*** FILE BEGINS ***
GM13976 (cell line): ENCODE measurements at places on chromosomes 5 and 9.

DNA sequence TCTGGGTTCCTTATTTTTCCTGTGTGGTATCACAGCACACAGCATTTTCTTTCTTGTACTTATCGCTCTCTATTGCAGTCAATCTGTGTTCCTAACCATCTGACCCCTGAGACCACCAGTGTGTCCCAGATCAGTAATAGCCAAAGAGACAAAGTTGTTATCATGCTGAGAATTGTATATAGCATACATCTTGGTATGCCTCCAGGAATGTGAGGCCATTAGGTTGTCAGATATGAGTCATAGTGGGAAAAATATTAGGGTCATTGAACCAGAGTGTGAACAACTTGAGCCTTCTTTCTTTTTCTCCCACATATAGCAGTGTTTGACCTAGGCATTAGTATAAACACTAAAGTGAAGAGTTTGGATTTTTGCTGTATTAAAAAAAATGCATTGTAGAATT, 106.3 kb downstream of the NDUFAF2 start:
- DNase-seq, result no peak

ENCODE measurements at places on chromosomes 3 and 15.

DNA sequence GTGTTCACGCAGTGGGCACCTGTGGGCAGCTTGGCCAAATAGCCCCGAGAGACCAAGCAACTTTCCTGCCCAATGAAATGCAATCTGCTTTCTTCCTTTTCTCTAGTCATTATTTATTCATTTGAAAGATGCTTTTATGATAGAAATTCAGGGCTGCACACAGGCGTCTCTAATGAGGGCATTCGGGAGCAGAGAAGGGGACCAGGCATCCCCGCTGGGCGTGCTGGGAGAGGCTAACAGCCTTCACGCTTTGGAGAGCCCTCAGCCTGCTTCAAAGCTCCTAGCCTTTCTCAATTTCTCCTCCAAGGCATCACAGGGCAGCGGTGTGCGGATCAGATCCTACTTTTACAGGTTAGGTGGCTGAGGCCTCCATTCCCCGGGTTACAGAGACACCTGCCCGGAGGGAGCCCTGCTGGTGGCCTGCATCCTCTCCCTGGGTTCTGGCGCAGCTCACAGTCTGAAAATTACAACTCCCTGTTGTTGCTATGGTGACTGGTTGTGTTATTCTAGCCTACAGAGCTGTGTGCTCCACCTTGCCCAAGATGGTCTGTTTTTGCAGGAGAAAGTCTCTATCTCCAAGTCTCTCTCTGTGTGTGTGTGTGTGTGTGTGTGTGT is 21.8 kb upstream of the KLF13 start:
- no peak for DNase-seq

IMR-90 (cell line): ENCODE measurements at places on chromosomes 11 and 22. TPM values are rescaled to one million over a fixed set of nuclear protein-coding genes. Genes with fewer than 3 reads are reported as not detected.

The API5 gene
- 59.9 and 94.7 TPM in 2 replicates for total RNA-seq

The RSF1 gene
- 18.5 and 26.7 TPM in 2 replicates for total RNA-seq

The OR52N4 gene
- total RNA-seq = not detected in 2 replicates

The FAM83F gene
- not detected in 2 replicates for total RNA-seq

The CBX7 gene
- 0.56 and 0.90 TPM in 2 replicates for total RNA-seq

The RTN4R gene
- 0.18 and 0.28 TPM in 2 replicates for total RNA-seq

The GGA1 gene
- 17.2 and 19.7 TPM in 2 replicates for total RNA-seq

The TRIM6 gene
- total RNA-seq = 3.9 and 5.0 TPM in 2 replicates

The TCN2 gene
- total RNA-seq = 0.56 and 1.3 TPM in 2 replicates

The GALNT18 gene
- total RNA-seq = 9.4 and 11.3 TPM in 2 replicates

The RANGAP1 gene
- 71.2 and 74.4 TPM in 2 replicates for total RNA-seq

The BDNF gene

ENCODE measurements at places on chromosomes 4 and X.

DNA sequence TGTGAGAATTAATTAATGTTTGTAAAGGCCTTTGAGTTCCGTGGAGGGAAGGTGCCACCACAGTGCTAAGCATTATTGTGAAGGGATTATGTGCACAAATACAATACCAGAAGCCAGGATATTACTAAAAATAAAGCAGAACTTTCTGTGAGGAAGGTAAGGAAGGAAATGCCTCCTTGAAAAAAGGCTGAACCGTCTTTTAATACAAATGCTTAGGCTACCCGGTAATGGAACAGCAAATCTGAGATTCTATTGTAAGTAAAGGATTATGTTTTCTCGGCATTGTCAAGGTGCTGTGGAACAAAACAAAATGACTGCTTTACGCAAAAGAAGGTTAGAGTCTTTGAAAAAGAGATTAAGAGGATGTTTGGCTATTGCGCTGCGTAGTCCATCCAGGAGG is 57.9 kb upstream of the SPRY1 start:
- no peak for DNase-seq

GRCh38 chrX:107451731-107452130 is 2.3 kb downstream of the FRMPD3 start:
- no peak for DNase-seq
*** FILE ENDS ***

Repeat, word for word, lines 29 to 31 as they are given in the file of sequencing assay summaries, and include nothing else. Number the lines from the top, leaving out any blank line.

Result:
- 71.2 and 74.4 TPM in 2 replicates for total RNA-seq

The BDNF gene

ENCODE measurements at places on chromosomes 4 and X.